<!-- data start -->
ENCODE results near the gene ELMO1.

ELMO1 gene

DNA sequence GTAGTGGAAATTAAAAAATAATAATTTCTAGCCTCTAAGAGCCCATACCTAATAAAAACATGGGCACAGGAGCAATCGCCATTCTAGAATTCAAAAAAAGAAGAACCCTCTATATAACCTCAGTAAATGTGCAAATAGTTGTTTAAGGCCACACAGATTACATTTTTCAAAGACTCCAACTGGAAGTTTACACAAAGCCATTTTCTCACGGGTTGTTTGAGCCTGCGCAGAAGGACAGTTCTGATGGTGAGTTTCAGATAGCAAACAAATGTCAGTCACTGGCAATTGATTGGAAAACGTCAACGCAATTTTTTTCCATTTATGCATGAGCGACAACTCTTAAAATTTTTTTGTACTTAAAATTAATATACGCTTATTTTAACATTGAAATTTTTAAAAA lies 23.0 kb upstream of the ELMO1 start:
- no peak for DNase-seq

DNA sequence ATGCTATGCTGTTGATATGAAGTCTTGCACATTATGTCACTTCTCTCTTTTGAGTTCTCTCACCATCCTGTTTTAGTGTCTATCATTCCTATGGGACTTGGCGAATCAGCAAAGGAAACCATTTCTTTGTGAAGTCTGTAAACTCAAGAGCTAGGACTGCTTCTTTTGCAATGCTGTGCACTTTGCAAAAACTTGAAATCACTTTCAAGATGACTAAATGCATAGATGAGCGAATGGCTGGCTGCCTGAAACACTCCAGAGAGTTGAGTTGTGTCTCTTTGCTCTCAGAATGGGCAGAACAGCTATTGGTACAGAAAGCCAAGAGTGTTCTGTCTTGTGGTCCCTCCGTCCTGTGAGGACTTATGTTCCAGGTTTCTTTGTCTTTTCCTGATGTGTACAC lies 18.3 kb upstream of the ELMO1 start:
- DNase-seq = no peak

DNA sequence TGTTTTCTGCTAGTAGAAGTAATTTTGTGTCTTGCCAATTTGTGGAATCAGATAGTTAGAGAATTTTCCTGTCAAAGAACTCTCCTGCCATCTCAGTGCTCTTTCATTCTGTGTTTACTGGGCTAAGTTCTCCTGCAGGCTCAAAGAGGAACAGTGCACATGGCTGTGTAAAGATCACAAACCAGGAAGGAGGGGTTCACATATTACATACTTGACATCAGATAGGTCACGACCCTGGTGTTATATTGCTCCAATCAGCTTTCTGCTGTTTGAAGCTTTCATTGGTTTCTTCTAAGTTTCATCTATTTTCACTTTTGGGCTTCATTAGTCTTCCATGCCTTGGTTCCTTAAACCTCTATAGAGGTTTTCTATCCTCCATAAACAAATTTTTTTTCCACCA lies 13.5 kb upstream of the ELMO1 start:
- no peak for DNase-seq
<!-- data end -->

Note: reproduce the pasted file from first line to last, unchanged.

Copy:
ENCODE results near the gene ELMO1.

ELMO1 gene

DNA sequence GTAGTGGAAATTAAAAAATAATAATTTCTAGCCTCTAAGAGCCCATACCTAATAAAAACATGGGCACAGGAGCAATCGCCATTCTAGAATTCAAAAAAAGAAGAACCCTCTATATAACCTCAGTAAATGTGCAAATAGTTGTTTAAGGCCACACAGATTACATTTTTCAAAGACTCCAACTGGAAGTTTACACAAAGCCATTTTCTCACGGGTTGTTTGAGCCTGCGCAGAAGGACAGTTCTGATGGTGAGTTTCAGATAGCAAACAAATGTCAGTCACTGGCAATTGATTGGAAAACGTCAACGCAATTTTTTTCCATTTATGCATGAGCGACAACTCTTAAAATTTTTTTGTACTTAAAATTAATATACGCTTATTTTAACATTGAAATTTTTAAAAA lies 23.0 kb upstream of the ELMO1 start:
- no peak for DNase-seq

DNA sequence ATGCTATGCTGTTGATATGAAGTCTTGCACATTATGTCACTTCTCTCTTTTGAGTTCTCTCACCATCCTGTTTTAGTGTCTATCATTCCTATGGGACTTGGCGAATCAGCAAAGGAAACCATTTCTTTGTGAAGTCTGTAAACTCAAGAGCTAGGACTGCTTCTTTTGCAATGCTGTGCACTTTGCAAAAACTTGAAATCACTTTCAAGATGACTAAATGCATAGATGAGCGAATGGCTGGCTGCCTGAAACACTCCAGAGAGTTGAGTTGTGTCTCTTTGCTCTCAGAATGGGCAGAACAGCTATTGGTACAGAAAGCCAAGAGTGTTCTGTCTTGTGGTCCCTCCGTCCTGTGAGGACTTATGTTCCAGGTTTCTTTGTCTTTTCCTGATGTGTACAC lies 18.3 kb upstream of the ELMO1 start:
- DNase-seq = no peak

DNA sequence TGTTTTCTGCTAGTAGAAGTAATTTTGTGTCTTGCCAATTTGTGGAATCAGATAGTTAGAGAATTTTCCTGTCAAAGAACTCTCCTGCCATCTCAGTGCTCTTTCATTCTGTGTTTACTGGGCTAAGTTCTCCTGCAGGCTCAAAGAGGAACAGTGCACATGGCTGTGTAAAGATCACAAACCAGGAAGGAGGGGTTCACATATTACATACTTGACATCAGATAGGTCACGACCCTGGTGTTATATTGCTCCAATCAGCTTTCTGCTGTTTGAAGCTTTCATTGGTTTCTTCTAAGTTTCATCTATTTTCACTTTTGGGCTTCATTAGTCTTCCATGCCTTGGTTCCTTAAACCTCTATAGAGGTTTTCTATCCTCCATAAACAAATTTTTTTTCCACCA lies 13.5 kb upstream of the ELMO1 start:
- no peak for DNase-seq